Phillip Schofield: his downfall from 'Queuegate' to 'unwise not illegal'
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I’m grateful to Holly Willoughby for reaching out from the sofa of ITV’s This Morning to check in with such scripted, perfectly rehearsed, PR sanctioned sincerity. Up until that moment, I just didn’t know what to think.
Willoughby’s address to the nation will surely go down as one of the most cringe-inducing moments in TV - one that Channel5 are already planning to broadcast at least a dozen times in its next ‘When TV Goes Wrong’ compilation. The only issue is whether it comes before or after Philip Schofield’s equally perfectly rehearsed and delivered “unwise but not illegal” line which will follow him for the rest of his career, if indeed, he still has one.
Television has always lived in its own wee bubble, but the events which “rocked” - cliche copyright of every tabloid - the morning show have eclipsed the tide of froth surrounding even Meghan and Harry.
In a nutshell, Schofield had an affair with a younger colleague, lied about it - the two kinda go hand in hand - got rumbled, resigned, and sparked a level of coverage that remains barely one notch below hysterical.
I get he was the darling of daytime telly - that strange place of pastel coloured sofas, banal chat, recipes, fashion, and interviews with fallen stars seeking public redemption. Two schools of thought. Whatever went on is either a police matter or it isn’t. Unwise but not illegal - but that vast canyon in between has been filled with gossip, speculation, and enough bile to drag an entire continent to the bottom of the ocean.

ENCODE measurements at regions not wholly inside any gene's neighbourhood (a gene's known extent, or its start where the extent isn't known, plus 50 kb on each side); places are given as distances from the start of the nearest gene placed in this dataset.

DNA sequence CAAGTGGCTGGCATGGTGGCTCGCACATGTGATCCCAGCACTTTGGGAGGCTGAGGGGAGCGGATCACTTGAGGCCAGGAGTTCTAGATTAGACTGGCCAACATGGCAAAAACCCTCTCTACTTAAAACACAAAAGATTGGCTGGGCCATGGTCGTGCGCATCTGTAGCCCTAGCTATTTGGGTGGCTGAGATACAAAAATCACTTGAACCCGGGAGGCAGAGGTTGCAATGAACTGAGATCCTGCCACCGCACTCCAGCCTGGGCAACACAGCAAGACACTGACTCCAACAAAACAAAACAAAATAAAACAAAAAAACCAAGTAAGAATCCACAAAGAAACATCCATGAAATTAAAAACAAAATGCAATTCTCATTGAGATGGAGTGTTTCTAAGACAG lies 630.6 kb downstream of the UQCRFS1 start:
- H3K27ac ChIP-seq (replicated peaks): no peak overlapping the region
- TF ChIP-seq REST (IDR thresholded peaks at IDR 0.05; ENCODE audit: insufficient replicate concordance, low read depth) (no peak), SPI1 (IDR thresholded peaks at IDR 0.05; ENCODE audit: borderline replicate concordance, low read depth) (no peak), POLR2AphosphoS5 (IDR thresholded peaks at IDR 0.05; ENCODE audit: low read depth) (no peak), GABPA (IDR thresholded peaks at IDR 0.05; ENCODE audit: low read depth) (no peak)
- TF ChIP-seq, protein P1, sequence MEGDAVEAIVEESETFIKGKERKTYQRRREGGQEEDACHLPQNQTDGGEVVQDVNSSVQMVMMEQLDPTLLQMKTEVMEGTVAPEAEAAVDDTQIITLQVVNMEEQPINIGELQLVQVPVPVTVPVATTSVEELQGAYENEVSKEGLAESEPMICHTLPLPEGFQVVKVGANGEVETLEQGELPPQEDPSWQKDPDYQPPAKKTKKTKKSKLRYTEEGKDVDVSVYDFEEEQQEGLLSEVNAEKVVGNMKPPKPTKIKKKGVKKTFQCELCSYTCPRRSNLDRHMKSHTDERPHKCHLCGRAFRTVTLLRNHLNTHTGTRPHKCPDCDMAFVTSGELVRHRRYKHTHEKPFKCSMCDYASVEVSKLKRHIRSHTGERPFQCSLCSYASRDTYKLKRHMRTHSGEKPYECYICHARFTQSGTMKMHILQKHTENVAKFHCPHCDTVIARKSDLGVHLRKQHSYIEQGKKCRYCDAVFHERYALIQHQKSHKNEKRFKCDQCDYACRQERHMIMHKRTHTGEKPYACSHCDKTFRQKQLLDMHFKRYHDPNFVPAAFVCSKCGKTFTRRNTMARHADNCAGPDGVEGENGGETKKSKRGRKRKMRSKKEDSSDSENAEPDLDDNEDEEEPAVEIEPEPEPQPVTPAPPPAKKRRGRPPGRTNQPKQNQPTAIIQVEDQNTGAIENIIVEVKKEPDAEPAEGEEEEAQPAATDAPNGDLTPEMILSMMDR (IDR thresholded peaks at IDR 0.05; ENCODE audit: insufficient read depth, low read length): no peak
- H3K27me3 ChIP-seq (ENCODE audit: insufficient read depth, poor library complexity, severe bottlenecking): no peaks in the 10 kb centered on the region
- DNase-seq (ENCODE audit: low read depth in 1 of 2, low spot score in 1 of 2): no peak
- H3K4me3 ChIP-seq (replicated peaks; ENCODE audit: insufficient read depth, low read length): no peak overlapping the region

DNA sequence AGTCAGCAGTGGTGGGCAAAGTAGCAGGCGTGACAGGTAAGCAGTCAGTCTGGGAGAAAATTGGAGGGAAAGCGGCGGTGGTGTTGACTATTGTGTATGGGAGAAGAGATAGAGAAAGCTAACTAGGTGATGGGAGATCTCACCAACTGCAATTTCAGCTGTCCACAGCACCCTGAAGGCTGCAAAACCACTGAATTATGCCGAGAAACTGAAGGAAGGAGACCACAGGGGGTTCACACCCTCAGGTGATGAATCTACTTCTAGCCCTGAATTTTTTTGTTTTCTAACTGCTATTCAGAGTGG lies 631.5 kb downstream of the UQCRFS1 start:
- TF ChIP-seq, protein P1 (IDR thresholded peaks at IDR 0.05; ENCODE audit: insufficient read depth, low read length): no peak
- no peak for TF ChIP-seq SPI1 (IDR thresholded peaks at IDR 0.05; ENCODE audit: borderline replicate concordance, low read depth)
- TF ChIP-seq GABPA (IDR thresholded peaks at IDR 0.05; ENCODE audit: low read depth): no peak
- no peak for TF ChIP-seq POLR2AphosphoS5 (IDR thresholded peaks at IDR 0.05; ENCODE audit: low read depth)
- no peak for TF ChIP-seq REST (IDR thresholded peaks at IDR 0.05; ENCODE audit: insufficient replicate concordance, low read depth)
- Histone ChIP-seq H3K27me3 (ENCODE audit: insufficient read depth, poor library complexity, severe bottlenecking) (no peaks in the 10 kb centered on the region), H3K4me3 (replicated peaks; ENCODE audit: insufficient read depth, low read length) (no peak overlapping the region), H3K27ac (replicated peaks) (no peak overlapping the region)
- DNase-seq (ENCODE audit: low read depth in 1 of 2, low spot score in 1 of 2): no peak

Judging by the former colleagues weighing in with their size 12s, Schofield wasn’t not universally popular, but the sound of grinding axes says more about the ghastly Dan Wootton, the pompous Eamon Holmes, the permanently furious ‘celebrity cleaner’ Kim Woodburn and their cast of hangers-on.
The press is having a field day because, boy, do we love seeing a celebrity fall from grace. In truth, they’ve been waiting for this moment since ‘Queuegate’ when Schofield and Willoughby were accused of skipping the queue at the Queen’s lying in state. In the court of public opinion they were found guilty and sentenced to lifelong mockery. Rightly or wrongly they were now ‘too big for their boots.’ and no among of whining could change the narrative.
But, that’s now gone to a whole new level on social media where Schofield’s lawyers would need to employ a small army if they wanted to deal with every single malicious, defamatory tweet and post about what happened. It doesn’t matter where you stand on the issue - or, like most folk, don’t care that much - it’s beyond brutal.
We’ve become a horrible, two-faced society, one which tweets #BeKind and then joins the pile-on to inflict more misery on someone we don’t even know, but boy do we love seeing a celebrity fall from grace.
I suspect it will be a lot easier to relaunch This Morning - and they will so long as it rakes in advertisers’ cash - with the same content but different presenters sitting on another pastel-coloured sofa doing pretty the same content than it will be for Schofield to resurrect his career. Unwise may well be the under-statement of the century.